(VIDEO: a recent Roger Martin talk)
What kind of changes are the schools making? From the article:
“While few [business schools] talk explicitly about taking a liberal arts approach to business, many of the changes are moving business schools into territory more traditionally associated with the liberal arts; multi-disciplinary approaches, an understanding of global and historical context and perspectives, a great focus on leadership and social responsibility and, yes, learning how to think critically.”
Why? Look around you. In business, we are currently experiencing a double crisis of ethics and innovation. Take the results of a recent Gallup poll on Honesty and Ethics of Professions. Americans now trust the ethics and honesty of businessmen less than lawyers. Ouch.
I have a decent (and still growing) LP collection, and my turntable gets almost daily use. In fact, I often buy music on vinyl rather than downloading it or buying CDs.
One of my recent vinyl purchases was Pet Sounds by the Beach Boys. Probably one of the greatest albums of all time, but it wasn’t until I heard it on LP that I really felt like I started to get it. There was something about listening to it in the way it would have been listened to when it came out in 1966. Pops, crackles, and Brian Wilson just felt right together.
But as I’ve made my way around music stores, I’ve noticed the number of brand new releases coming out on vinyl seems to be increasing. And I’ve also seen many bands going (on purpose) for a lower fidelity sound.
“I’m a real lo-fi junkie,” [Stuart McLamb] says. “I like the [Band’s] Big Pink philosophy — you should have a dog on the floor of a basement while you’re recording. That’s where the best stuff happens.”
A dog on the floor, man! Not some fancy studio in New York City run by rich guys in suits named Hunter and Cody. The places where the dog is invited is where the best stuff happens.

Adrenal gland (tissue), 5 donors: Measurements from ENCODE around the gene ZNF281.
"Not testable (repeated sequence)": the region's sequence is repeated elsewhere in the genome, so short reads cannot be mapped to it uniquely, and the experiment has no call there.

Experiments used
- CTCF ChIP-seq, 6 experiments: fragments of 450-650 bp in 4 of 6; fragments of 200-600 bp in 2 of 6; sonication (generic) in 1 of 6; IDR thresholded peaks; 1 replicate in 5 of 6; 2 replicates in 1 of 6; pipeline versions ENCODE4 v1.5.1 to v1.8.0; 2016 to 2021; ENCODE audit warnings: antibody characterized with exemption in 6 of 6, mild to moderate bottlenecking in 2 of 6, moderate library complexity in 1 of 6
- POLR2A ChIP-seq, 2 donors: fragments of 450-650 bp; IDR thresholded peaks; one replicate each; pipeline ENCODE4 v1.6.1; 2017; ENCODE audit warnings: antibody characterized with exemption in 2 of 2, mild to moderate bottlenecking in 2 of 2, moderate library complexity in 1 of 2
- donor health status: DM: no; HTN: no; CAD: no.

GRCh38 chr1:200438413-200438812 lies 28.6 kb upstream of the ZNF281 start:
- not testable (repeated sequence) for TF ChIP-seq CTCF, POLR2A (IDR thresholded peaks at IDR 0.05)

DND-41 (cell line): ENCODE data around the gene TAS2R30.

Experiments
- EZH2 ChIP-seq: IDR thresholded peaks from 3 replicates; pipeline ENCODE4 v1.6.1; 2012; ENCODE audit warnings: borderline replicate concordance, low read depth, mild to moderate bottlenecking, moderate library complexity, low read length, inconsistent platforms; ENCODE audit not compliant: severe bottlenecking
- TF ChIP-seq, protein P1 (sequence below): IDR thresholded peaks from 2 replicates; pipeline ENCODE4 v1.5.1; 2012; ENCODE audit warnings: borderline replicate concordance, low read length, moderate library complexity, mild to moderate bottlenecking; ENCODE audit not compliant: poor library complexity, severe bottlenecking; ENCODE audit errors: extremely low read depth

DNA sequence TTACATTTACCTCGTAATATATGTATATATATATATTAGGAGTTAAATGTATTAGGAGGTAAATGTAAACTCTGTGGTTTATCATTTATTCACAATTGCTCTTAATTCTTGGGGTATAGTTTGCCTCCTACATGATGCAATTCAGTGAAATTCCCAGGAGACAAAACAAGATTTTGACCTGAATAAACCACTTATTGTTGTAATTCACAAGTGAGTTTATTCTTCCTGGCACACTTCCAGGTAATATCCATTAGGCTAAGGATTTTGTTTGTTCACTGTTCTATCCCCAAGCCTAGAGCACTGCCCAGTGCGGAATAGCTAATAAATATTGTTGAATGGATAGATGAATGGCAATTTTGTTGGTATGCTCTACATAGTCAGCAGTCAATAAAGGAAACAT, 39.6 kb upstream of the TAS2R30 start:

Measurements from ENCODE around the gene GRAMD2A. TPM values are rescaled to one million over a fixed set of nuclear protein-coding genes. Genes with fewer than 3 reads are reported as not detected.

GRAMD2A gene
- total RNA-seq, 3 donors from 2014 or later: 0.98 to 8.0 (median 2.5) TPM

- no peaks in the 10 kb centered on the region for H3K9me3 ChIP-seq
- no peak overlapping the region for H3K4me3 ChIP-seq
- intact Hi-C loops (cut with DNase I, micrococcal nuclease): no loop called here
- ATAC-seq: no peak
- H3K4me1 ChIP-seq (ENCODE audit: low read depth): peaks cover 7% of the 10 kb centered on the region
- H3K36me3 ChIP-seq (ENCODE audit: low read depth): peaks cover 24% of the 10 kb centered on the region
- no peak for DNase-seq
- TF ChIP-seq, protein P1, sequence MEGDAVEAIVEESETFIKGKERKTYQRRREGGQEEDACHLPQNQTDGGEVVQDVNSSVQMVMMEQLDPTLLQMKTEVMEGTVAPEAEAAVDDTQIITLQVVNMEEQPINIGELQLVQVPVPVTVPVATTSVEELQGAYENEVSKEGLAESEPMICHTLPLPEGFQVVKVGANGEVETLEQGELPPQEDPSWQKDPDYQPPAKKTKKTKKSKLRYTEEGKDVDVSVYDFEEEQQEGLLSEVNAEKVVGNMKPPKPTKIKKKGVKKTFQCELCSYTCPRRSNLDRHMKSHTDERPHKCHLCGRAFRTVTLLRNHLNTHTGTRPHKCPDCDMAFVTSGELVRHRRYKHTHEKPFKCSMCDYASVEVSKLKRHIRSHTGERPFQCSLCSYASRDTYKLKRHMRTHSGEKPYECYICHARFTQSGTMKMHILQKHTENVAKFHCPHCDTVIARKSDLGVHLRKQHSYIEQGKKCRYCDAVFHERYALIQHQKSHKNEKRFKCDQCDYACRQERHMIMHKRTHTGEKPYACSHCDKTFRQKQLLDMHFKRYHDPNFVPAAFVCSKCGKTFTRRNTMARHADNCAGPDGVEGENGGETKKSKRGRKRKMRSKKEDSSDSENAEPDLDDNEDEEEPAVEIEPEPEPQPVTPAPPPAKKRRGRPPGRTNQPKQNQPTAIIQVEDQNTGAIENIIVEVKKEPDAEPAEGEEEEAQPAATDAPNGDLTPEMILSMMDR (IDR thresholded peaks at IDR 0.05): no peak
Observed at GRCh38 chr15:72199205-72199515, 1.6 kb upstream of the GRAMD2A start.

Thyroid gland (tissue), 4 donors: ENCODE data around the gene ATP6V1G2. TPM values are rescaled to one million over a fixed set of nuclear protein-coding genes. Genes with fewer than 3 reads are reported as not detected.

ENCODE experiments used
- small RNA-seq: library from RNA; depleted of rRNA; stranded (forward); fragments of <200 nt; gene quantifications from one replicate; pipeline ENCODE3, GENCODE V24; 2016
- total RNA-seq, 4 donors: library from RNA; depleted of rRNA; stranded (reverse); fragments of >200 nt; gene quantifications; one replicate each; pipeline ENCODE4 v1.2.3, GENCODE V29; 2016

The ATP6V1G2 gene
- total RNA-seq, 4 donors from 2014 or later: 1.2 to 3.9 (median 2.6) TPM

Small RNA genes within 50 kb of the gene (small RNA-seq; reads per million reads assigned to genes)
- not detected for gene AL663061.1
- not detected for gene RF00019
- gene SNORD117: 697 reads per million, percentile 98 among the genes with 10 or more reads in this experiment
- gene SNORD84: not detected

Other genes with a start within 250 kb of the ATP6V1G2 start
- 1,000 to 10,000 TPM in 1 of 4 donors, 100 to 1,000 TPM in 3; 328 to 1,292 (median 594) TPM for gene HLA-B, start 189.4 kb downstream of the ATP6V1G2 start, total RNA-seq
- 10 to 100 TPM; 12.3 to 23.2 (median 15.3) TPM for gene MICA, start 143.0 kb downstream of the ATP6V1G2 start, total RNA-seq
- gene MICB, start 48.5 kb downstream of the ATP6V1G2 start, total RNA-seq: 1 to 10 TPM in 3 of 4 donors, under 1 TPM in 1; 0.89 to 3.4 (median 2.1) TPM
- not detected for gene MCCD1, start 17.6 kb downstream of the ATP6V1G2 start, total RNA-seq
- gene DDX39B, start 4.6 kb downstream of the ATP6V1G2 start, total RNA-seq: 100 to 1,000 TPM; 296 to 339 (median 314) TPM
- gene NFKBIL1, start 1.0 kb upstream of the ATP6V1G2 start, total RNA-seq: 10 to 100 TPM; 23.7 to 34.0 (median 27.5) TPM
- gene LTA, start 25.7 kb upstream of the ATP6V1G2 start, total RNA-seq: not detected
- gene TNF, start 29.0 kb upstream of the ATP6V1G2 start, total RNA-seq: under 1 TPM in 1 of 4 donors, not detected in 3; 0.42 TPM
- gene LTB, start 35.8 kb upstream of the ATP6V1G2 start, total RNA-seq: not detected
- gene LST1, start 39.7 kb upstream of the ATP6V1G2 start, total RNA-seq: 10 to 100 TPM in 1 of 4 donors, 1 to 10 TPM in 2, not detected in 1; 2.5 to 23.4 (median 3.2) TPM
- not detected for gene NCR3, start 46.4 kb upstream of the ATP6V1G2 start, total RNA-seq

Where am I going with this? I believe that there is a lo-fi movement not only in music but in communications more broadly that continues to gain momentum. Communications that are too high fidelity may not be viewed as trustworthy anymore. Take this quote from the Wikipedia page for “Low fidelity”:
Well folks, there are gonna be some changes around here in 2010. So let me cut to the chase.
After 10 1/2 years, I’m leaving my full-time position with the greatest open source company in the world later this month.
This was no easy call. Red Hat has been a fantastic ride. I’ll spare you the trip down memory lane, but Red Hat has been the defining job of my career.
I certainly wouldn’t leave Red Hat to join another big company. In fact, thanks to DeLisa Alexander, my wonderful boss, and Jeff Mackanic, my long-time partner in running the Brand Communications + Design group, I’m going to continue to work with Red Hat– just in a different capacity. More on this later.
I’ve always wanted to start my own company, see how entrepreneurship fits, and have never had a good opportunity before. In 2010 I believe we are entering one of the most exciting opportunities for entrepreneurs in decades. I aim to give it a go.
As folks who’ve been reading Dark Matter Matters know, I have a deep interest in seeing how the lessons of open source might be applied to companies outside of the technology industry. I’m excited about taking some of the principles we’ve used to build brand, culture, and community the open source way at Red Hat and finding other companies who could use them too.
To that end, the news that won’t be a surprise to folks who know me well: I’ve decided to join up with two of my best friends, David Burney and Matt Munoz, who have spent the last year building a new kind of communications firm– New Kind.
David and I have worked together for almost 10 years, first when he owned Burney Design and was Red Hat’s creative agency partner, then as my boss at Red Hat for 4+ years. And, of course, he and I still play together in our band The Swingin’ Johnsons.
Matt and I first met while he was working on the Red Hat account at CapStrat. He was an early architect of the modern Red Hat brand identity, leading projects like the Red Hat brand book and the Fedora logo design.
As for New Kind, we have a lot of ideas.
So rather than stretching this post too long, I’ll promise to continue to share my ideas here at Dark Matter Matters if you promise to continue to read.
Thanks to my amazing Red Hat family, especially my brothers and sisters in the Brand Communications + Design team, for 10 great years. The hardest part of this decision was knowing I would no longer be sitting beside you five days a week.
Happy new year, and thanks to each of you for making the first year of Dark Matter Matters a special one.
A New Kind awaits!